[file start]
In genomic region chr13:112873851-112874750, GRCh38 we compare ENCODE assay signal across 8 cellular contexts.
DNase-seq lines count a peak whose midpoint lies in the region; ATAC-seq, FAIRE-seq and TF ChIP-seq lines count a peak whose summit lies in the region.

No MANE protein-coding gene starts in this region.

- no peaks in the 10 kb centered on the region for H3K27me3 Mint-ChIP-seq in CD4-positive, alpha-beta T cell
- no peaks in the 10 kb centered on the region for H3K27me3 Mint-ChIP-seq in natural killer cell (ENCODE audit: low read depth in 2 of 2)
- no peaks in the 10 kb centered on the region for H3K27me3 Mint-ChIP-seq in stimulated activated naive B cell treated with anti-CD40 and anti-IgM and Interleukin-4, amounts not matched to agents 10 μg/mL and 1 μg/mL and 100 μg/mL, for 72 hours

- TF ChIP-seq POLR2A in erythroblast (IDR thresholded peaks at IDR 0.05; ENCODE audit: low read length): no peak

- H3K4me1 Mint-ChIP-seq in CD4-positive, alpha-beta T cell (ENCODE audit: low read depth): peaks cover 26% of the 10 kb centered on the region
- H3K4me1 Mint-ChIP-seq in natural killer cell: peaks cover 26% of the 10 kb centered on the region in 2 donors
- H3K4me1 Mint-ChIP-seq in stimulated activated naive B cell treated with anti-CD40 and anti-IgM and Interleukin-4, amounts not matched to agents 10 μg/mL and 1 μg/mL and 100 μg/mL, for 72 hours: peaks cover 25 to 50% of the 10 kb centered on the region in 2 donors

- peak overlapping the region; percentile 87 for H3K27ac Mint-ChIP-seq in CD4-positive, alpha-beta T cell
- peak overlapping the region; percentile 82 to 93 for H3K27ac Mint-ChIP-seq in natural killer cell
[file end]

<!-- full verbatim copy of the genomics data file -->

In genomic region chr13:112873851-112874750, GRCh38 we compare ENCODE assay signal across 8 cellular contexts.
DNase-seq lines count a peak whose midpoint lies in the region; ATAC-seq, FAIRE-seq and TF ChIP-seq lines count a peak whose summit lies in the region.

No MANE protein-coding gene starts in this region.

- no peaks in the 10 kb centered on the region for H3K27me3 Mint-ChIP-seq in CD4-positive, alpha-beta T cell
- no peaks in the 10 kb centered on the region for H3K27me3 Mint-ChIP-seq in natural killer cell (ENCODE audit: low read depth in 2 of 2)
- no peaks in the 10 kb centered on the region for H3K27me3 Mint-ChIP-seq in stimulated activated naive B cell treated with anti-CD40 and anti-IgM and Interleukin-4, amounts not matched to agents 10 μg/mL and 1 μg/mL and 100 μg/mL, for 72 hours

- TF ChIP-seq POLR2A in erythroblast (IDR thresholded peaks at IDR 0.05; ENCODE audit: low read length): no peak

- H3K4me1 Mint-ChIP-seq in CD4-positive, alpha-beta T cell (ENCODE audit: low read depth): peaks cover 26% of the 10 kb centered on the region
- H3K4me1 Mint-ChIP-seq in natural killer cell: peaks cover 26% of the 10 kb centered on the region in 2 donors
- H3K4me1 Mint-ChIP-seq in stimulated activated naive B cell treated with anti-CD40 and anti-IgM and Interleukin-4, amounts not matched to agents 10 μg/mL and 1 μg/mL and 100 μg/mL, for 72 hours: peaks cover 25 to 50% of the 10 kb centered on the region in 2 donors

- peak overlapping the region; percentile 87 for H3K27ac Mint-ChIP-seq in CD4-positive, alpha-beta T cell
- peak overlapping the region; percentile 82 to 93 for H3K27ac Mint-ChIP-seq in natural killer cell